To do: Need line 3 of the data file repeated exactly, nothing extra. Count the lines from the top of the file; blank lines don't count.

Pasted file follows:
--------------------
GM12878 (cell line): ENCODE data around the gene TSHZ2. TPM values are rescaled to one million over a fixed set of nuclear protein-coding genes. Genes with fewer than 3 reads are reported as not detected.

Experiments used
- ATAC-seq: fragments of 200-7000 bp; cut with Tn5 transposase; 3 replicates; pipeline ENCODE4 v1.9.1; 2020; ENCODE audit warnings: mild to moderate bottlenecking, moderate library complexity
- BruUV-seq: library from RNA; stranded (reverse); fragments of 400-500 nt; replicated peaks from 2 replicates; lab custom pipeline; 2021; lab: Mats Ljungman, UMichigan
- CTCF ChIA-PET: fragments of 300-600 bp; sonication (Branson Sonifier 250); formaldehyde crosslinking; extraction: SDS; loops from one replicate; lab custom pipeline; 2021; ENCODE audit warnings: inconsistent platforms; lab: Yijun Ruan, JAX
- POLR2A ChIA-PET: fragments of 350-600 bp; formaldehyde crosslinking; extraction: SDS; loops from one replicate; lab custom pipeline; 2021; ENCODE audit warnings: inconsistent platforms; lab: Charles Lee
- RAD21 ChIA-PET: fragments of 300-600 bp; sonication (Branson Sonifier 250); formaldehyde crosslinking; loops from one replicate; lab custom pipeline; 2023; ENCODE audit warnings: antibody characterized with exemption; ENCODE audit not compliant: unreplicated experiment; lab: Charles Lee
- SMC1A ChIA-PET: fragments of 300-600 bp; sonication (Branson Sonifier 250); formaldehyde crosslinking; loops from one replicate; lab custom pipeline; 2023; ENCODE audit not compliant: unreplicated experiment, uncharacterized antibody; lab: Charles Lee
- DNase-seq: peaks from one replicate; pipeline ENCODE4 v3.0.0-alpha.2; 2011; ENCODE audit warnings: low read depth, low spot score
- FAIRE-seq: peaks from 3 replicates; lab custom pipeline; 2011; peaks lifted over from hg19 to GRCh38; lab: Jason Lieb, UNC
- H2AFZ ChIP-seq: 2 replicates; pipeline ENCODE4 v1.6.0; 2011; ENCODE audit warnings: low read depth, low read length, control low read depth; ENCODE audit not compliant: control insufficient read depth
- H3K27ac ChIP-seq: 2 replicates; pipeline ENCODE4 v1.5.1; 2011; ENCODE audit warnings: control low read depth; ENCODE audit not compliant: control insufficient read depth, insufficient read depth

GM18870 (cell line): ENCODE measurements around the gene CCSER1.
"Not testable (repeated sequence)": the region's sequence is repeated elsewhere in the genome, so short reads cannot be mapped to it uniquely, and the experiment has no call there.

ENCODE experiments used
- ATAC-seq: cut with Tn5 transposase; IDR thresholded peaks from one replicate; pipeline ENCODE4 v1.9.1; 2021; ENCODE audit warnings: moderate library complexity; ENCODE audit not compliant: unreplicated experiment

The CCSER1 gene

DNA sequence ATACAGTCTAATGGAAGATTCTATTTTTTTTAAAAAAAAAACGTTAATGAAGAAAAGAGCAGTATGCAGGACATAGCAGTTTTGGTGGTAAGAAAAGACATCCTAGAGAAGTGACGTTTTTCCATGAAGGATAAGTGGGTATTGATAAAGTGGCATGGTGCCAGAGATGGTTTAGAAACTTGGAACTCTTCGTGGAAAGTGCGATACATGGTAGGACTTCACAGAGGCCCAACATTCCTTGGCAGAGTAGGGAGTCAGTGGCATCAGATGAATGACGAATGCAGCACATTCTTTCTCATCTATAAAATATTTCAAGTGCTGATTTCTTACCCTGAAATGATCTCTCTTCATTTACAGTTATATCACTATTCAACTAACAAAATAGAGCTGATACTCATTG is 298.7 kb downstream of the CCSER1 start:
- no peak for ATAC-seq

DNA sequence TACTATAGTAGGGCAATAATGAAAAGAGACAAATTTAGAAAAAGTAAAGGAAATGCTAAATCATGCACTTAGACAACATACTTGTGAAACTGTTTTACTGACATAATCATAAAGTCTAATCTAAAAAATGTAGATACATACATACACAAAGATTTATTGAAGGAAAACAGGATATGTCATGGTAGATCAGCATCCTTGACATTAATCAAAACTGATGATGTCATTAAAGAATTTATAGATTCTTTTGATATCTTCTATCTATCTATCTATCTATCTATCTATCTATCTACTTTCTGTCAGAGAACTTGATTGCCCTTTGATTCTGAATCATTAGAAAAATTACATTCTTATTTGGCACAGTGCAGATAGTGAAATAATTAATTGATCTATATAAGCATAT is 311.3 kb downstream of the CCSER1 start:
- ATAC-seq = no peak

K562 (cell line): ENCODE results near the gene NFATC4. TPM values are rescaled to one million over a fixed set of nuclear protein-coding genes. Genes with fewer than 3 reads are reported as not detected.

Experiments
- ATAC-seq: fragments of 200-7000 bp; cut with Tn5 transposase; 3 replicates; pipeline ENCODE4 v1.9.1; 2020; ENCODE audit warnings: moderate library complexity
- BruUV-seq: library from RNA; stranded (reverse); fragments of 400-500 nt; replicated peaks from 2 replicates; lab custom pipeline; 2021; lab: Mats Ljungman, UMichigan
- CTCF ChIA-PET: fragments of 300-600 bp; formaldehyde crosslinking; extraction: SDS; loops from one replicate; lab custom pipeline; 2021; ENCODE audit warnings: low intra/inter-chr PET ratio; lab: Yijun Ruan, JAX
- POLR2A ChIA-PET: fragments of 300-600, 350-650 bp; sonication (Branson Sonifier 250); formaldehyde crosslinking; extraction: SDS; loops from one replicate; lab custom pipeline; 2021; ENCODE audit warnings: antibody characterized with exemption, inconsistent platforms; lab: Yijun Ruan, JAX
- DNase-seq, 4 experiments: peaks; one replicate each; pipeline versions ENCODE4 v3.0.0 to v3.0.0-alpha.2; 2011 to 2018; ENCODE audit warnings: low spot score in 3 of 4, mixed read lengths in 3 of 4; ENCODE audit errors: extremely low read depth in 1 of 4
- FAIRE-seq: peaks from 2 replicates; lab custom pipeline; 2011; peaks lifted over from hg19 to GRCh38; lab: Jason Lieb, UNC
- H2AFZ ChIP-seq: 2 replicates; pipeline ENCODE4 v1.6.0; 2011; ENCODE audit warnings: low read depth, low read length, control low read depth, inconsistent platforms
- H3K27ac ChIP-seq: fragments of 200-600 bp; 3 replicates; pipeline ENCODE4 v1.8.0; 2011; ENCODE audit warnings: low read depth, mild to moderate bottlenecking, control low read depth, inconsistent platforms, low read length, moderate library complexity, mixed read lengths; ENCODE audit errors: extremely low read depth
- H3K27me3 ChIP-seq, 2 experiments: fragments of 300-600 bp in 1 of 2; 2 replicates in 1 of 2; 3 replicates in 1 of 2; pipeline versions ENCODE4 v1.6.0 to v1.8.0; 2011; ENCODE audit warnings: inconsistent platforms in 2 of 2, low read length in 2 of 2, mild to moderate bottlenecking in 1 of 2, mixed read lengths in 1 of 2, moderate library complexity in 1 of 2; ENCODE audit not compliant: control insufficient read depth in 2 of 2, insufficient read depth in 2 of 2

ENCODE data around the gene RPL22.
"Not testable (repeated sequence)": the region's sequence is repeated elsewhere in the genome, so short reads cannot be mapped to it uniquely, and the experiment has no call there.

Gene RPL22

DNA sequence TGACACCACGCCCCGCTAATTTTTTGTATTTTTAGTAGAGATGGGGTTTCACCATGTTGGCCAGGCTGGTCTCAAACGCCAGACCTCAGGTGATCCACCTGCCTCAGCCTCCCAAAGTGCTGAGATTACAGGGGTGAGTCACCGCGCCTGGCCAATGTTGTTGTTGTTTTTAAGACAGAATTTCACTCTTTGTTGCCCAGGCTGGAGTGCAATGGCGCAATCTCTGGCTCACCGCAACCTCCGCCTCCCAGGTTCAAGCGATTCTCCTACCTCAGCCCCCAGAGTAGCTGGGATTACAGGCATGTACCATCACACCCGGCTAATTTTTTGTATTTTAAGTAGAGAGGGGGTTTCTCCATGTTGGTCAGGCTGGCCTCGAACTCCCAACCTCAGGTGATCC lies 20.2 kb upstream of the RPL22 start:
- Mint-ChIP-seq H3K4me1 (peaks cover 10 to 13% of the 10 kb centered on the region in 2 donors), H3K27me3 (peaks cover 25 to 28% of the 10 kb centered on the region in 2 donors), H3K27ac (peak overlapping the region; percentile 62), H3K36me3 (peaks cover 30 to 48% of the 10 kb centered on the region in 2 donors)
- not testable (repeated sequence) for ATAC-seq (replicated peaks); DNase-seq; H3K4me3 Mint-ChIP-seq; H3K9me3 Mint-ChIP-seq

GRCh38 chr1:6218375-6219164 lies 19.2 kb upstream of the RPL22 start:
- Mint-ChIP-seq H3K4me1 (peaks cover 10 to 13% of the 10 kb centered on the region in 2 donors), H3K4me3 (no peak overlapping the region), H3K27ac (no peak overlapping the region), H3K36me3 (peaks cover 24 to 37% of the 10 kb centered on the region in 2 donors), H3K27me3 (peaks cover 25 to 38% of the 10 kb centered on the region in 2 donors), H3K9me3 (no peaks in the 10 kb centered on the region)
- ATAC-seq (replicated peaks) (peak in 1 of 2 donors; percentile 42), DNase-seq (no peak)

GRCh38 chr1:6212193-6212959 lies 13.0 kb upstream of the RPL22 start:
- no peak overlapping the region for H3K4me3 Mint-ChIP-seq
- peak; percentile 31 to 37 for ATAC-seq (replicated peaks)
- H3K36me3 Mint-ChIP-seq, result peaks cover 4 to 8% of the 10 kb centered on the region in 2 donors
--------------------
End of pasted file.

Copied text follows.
- ATAC-seq: fragments of 200-7000 bp; cut with Tn5 transposase; 3 replicates; pipeline ENCODE4 v1.9.1; 2020; ENCODE audit warnings: mild to moderate bottlenecking, moderate library complexity